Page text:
TYSON WHITNEY PHOTO                                A roadside memorial for James Hayward on Granville Street in Port Hardy, which is across the street from where he was shot and killed in 2015.

TYSON WHITNEY PHOTO A roadside memorial for James Hayward on Granville Street in Port Hardy, which is across the street from where he was shot and killed in 2015.

Memorial site for James Reginald Hayward up in the air

Nora Hayward wrote a letter to council requesting to erect a permanent memorial on Granville Street.

Will the District of Port Hardy allow the Hayward/Butters’ families to erect a permanent memorial at the site of James Reginald Hayward’s death?

Nora Hayward, the aunt of James Reginald Hayward who was shot and killed by a Port Hardy RCMP officer back in 2015, wrote a letter dated Sept. 28 to the District of Port Hardy requesting permission to erect a memorial at the site of James’ death.

“My nephew James Reginald Hayward was shot and killed July 8, 2015 at Highway 19 and Granville Street in Port Hardy,” wrote Nora. “My family and I are attempting to come to terms with James’ premature death. This letter and its request are an attempt to assist us with this loss.”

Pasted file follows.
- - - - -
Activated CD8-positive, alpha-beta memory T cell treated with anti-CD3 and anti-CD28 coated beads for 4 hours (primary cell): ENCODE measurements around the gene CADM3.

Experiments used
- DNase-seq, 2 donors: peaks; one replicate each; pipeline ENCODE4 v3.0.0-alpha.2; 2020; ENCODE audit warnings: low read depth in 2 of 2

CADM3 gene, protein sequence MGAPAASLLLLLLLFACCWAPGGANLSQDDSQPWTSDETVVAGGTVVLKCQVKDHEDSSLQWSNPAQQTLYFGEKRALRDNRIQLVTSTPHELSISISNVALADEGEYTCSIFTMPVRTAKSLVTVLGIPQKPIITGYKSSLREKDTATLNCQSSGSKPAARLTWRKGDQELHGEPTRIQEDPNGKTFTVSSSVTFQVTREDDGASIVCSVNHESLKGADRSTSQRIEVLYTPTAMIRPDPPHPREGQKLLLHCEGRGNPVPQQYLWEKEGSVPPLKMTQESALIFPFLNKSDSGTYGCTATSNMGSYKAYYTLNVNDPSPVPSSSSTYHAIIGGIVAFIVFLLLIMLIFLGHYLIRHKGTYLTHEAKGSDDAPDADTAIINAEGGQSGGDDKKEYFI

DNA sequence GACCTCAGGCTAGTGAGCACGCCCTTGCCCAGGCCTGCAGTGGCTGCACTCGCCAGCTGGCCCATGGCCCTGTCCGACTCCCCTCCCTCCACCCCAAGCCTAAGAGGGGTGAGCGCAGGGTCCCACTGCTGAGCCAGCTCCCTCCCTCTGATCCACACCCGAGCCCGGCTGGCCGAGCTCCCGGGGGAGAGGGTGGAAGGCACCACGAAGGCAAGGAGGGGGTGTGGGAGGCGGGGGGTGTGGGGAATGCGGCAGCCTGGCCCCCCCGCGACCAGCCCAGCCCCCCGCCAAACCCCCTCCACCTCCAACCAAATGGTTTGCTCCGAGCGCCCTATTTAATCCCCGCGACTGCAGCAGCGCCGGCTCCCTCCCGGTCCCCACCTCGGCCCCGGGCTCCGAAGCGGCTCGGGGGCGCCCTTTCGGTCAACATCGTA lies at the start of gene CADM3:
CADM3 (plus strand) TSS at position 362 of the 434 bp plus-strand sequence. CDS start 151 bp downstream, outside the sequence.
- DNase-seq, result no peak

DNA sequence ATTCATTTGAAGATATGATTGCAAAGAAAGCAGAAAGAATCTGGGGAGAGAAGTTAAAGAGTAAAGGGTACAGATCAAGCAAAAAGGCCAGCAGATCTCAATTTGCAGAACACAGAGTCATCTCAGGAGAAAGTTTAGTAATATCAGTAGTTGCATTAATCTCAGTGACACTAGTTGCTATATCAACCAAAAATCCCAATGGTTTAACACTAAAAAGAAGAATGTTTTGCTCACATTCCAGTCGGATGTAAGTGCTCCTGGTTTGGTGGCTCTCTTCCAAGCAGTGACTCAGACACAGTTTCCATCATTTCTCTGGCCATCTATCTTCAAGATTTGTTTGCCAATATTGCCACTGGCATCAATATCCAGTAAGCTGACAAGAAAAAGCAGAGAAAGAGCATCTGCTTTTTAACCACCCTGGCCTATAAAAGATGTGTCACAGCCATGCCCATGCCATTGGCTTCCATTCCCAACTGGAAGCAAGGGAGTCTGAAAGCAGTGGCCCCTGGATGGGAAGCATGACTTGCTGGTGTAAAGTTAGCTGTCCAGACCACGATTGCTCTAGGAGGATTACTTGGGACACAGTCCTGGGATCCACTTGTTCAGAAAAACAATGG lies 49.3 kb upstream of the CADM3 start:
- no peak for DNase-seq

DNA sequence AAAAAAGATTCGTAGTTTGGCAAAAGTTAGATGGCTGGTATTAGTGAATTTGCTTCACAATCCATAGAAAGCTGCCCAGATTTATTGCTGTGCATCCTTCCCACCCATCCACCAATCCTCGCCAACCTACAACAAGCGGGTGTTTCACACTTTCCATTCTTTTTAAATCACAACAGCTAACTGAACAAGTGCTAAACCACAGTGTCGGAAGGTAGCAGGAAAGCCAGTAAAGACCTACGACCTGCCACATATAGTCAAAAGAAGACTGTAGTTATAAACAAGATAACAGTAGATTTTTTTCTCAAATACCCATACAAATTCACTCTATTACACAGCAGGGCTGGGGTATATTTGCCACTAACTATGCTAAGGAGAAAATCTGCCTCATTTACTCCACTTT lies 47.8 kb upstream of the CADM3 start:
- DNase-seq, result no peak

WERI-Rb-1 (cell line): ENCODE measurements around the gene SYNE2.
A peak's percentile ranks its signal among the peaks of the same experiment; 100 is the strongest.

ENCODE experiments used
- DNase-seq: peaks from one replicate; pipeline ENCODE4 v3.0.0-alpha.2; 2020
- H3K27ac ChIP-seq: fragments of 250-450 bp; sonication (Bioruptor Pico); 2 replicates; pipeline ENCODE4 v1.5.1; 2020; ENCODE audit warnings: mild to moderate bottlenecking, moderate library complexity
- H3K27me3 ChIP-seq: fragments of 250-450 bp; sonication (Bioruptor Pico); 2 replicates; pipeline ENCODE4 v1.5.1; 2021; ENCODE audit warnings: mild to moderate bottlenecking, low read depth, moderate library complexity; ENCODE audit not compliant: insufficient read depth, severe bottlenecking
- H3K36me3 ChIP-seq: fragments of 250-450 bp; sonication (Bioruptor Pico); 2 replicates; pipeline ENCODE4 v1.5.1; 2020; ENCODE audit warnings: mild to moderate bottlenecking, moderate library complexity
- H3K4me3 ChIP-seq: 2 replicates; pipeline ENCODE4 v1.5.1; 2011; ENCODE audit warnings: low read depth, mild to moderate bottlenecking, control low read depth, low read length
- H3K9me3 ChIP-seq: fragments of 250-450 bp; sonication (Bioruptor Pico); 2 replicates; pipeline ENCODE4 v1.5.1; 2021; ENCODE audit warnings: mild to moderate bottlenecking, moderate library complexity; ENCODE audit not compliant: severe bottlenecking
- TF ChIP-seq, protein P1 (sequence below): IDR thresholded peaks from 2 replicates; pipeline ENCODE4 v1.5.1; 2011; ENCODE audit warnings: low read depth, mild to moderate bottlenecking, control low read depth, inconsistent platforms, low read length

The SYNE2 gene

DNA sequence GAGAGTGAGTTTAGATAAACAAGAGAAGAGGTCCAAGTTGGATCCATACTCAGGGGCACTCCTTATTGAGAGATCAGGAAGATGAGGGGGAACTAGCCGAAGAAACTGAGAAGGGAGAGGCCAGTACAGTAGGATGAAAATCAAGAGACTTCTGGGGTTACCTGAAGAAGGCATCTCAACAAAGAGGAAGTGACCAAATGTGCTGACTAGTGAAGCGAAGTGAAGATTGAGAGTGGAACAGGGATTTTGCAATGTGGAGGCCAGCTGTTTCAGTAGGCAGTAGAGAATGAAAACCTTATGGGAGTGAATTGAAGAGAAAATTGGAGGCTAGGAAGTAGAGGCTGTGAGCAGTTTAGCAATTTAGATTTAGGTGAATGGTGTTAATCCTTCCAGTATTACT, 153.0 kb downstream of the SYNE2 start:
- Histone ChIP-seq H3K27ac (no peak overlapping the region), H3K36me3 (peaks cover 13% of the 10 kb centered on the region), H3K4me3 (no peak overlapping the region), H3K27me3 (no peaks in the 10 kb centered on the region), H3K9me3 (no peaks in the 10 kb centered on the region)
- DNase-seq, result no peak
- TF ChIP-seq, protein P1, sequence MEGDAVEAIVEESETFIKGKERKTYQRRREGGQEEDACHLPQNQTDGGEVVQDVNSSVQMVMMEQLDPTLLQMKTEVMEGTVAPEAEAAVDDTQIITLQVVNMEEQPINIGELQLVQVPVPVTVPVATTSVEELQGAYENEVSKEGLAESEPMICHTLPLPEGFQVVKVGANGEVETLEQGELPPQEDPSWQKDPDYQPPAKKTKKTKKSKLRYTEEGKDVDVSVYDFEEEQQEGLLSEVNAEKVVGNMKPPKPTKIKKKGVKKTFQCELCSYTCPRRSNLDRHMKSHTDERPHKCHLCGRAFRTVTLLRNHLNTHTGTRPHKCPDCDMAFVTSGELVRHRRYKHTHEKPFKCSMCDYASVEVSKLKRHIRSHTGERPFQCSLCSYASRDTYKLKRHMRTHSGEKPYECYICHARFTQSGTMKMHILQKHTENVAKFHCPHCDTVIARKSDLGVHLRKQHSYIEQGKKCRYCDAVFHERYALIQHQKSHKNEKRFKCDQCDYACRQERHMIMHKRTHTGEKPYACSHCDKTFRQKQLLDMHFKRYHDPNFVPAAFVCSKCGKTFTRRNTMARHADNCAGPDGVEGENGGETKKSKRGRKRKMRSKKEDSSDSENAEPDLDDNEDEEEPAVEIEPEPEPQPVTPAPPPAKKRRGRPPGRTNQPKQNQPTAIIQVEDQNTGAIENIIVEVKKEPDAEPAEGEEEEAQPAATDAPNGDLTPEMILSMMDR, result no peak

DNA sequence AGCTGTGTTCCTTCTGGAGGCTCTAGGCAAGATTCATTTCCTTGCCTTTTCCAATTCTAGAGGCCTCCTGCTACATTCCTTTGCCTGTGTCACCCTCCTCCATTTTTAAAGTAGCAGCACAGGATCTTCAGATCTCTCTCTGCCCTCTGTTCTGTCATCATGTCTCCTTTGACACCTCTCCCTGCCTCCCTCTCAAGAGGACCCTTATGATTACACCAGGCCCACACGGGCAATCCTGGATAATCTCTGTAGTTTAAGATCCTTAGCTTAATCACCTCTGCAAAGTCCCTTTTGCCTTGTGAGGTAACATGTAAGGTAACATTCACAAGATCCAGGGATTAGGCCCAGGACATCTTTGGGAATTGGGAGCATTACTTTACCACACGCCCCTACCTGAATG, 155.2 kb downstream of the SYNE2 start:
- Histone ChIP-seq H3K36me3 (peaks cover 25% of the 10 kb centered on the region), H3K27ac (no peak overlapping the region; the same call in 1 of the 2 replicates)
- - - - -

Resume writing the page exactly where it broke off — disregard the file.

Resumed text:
Nora stated the Hayward/Butters’ families “have suffered greatly over the last 2 years — the suffering began with James’ death, followed by the exaggerated time it took the IIO to complete their report; including James’ official cause of death.”

She then requested the district “give the Hayward/Butters’ families permission to erect a dignified, yet simple, memorial at the site of James’ death, or as close as the town deems appropriate. The entire cost for the structure and placement would of course be picked up by the family… This memorial is important to not only the family and friends of James, but also to the town of Port Hardy. It will let the people know that Port Hardy does care, that James’ life did matter, and that this will not just be swept under the rug to be forgotten and ignored.”

After two consecutive council meetings with Nora’s correspondence not being listed on the agenda, the North Island Gazette asked if the district had received the letter. Director of Corporate Services Heather Nelson-Smith confirmed the town does have a copy, and “the letter was reviewed in-camera due to the personal and identifiable nature of the request and it was also considered by council and not staff as it required council to consider the policy.”

When asked if the District of Port Hardy had contacted her regarding the request, Nora replied she has recently received correspondence from the town saying they have denied her request for a wooden memorial.

The town suggested “a memorial bench in lieu of a roadside memorial,” wrote Mayor Hank Bood, adding “the District will re-furbish the bench at the District’s expense. If the family would like to purchase a memorial plaque we would install the plaque on the bench.”

The Hayward/Butters’ families have yet to make a decision regarding the town’s proposal.

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